UM-Dearborn Engineering Lab Building renamed for former dean


UM-Dearborn will rename its signature Engineering Lab Building for Anthony England, a former College of Engineering and Computer Science dean and NASA astronaut who was on the team that helped three stranded Apollo 13 astronauts return home safely in 1970.

The Board of Regents voted Feb. 15 to name the building the Tony England Engineering Lab Building, in honor of the man who worked on two Apollo missions, flew on the Space Shuttle Challenger and served U-M’s Ann Arbor and Dearborn campuses for more than three decades before retiring in 2021.

A photo of Anthony England
Anthony England

England was in the control room when Apollo 13 sent out the distress message, “Houston, we have a problem,” and he helped the three stranded astronauts design and install a makeshift carbon-dioxide scrubber that saved their lives.

“Professor England’s visionary thinking and broad experiences in space and earth sciences and engineering is reflected in the ELB and is a testament to his legacy on our campus,” UM-Dearborn Chancellor Domenico Grasso said in recommending the renaming.

“He has equally left his mark on the creative and innovative modes of education and research inside the building. I am proud to recognize Professor England’s dedication to UM-Dearborn — and to celebrate the many students’ lives he has helped transform — by naming our Engineering Lab Building in his honor.”

England was the CECS dean for eight years, including two as interim dean. He came to Dearborn from the Ann Arbor campus, where he began as a professor of electrical engineering and computer science in 1988. He was associate dean of the Rackham Graduate School from 1995-98 and was associate dean for academic affairs in the College of Engineering for five years.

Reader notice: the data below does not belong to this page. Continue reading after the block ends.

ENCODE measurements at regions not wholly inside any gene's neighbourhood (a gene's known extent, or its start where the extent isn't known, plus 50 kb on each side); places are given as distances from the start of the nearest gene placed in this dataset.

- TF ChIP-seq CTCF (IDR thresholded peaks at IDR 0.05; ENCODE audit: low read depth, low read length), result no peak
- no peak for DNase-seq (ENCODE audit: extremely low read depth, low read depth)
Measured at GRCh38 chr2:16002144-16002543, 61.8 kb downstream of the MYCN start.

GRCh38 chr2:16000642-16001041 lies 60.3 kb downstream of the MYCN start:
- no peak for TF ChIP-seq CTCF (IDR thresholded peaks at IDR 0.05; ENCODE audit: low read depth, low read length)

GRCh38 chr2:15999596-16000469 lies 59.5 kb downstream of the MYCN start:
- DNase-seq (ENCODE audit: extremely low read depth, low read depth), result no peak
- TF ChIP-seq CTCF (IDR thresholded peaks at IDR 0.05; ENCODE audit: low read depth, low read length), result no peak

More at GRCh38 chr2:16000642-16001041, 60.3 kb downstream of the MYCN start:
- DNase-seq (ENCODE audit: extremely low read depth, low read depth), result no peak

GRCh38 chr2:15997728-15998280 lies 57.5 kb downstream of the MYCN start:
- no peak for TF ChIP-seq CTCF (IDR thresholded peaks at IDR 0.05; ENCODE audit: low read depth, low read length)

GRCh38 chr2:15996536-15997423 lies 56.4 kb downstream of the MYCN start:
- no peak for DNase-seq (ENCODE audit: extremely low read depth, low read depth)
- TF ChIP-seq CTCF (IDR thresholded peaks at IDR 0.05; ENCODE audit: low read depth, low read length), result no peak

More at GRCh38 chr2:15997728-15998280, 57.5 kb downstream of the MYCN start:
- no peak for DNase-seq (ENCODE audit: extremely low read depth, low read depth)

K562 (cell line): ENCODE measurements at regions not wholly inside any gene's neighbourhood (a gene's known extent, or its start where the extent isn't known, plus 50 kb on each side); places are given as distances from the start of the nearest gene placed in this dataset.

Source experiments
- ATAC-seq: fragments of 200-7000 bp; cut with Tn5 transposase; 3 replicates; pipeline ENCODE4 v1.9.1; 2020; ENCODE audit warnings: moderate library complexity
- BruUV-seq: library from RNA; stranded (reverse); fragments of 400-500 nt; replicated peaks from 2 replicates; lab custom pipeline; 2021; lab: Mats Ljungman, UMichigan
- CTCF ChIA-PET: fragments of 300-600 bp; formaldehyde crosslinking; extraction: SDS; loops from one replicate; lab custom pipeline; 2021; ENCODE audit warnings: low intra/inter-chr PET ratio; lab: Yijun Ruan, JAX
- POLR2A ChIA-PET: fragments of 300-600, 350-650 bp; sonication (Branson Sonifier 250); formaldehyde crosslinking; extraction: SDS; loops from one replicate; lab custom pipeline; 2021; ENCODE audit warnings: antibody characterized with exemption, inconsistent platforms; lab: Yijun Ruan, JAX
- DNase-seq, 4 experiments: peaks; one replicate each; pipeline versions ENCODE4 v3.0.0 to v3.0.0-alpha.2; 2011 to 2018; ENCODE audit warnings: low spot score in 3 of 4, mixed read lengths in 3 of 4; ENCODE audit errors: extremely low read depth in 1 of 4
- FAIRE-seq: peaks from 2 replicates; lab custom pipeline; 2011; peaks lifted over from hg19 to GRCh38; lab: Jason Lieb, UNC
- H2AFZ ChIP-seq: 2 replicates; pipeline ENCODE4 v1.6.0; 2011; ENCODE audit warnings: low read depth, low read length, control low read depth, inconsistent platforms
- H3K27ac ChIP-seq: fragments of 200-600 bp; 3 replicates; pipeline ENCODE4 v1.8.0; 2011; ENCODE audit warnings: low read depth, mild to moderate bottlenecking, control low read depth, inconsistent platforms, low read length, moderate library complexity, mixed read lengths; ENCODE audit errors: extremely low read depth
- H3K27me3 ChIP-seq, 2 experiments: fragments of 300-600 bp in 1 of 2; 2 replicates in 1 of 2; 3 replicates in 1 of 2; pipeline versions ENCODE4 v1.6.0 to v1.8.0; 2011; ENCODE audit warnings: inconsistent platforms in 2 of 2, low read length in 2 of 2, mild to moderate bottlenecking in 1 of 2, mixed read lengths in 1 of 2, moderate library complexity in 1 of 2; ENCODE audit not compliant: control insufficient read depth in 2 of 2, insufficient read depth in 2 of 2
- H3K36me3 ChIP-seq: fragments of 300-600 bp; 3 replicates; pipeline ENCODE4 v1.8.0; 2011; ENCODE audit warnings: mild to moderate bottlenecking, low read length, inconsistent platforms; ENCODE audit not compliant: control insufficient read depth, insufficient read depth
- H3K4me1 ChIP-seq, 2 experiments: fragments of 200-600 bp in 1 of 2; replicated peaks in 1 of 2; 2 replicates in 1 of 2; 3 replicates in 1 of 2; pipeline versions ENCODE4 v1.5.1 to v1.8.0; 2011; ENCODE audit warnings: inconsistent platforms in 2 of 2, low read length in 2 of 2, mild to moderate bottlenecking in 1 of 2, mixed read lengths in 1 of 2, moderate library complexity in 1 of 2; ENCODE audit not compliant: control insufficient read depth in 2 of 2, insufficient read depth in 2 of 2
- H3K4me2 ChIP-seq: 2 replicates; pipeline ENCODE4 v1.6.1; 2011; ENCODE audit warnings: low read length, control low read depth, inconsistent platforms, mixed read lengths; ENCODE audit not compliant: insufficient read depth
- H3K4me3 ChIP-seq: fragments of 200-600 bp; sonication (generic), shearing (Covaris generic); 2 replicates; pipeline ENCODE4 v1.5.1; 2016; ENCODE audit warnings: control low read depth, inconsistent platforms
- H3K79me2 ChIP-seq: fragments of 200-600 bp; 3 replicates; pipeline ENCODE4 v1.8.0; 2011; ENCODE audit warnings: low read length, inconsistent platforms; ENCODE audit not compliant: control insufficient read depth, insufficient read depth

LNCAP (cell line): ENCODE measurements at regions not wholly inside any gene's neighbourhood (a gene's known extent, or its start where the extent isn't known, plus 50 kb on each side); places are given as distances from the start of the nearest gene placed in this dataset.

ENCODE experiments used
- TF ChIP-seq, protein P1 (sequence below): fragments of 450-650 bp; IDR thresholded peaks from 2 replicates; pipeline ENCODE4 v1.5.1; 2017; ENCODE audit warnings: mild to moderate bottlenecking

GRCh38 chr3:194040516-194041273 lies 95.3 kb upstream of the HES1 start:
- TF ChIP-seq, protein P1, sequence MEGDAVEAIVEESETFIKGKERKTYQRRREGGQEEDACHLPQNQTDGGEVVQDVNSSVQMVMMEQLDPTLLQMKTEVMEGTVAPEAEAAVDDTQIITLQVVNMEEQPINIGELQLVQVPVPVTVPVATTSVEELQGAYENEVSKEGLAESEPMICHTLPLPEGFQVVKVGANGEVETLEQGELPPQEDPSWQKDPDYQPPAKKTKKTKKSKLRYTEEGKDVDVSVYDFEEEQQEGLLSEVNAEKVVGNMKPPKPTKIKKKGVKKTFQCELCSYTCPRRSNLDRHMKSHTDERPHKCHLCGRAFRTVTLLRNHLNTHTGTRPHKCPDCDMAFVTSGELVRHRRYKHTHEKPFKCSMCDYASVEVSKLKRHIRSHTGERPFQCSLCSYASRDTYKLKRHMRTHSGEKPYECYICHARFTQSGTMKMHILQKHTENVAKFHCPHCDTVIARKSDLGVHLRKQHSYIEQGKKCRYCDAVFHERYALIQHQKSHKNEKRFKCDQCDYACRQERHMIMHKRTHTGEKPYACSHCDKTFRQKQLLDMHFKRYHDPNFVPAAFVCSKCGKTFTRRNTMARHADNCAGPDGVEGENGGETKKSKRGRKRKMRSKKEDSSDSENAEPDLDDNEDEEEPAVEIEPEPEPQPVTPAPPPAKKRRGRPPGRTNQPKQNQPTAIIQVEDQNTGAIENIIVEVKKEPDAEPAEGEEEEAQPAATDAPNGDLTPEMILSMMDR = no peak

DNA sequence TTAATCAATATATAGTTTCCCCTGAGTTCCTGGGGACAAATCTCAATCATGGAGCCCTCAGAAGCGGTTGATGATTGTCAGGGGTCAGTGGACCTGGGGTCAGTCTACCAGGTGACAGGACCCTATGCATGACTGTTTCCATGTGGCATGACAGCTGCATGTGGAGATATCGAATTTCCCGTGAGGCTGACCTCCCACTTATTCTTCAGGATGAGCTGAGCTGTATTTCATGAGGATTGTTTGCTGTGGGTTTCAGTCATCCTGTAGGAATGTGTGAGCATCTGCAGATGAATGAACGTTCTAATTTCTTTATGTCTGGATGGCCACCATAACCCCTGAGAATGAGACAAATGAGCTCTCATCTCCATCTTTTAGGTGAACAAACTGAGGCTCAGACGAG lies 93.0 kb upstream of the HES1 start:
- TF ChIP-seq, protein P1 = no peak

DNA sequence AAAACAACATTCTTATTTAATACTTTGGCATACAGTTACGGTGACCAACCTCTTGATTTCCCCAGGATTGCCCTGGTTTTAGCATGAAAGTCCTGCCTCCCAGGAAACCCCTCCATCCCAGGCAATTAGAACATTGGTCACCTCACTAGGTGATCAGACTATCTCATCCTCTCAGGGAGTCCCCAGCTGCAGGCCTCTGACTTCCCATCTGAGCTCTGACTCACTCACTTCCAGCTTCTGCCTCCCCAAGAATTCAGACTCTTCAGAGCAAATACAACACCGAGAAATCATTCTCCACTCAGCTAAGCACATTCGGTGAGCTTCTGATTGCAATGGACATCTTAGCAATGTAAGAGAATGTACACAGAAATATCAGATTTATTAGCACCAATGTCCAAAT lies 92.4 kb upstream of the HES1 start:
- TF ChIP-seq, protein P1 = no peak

At UM-Dearborn, England boosted industry partnerships, championed diversity and inclusion efforts, and reoriented CECS to offer a more holistic and multidisciplinary education. He also guided the transformation of the environment where that education took place, spearheading the ELB’s redesign.

Reopened in 2021, the ELB features 45 instructional and research labs in core disciplines like mechanical and electrical engineering, as well as emerging areas like cybersecurity, artificial intelligence, bioengineering and game design. With a 2,400-square-foot atrium that features a 29-foot digital display, as well as multiple flexible gathering spaces, the building has become a hub for students to study and collaborate.

“I am both humbled and proud to have my name on the new ELB,” England said. “This new facility supports UM-Dearborn’s dedication to hands-on, real-world, interdisciplinary learning and reflects the university’s commitment to supporting students from diverse backgrounds, who are able to advance and grow by collaborating with and learning from one another.”

England earned his Ph.D. in geophysics from the Massachusetts Institute of Technology. At NASA, he was a mission scientist for Apollo 13 and 16, a mission specialist crewman on Spacelab 2 in 1985, and a space station program scientist from 1986-87. He worked for the U.S. Geological Survey, for which he led scientific expeditions to Antarctica and the Arctic, without modern-day GPS systems.

He was awarded the Harold R. Johnson Diversity Service Award in 2002 and the university’s National Center for Institutional Diversity Exemplary Diversity Engagement and Scholarship Award in 2009.

His research has included scattering theory applied to the microwave brightness of Earth and other planets, and the development and use of ice-sounding radar for the study of glaciers in Alaska and Antarctica.

A renaming celebration will take place in the spring. Details will be shared in the coming weeks.


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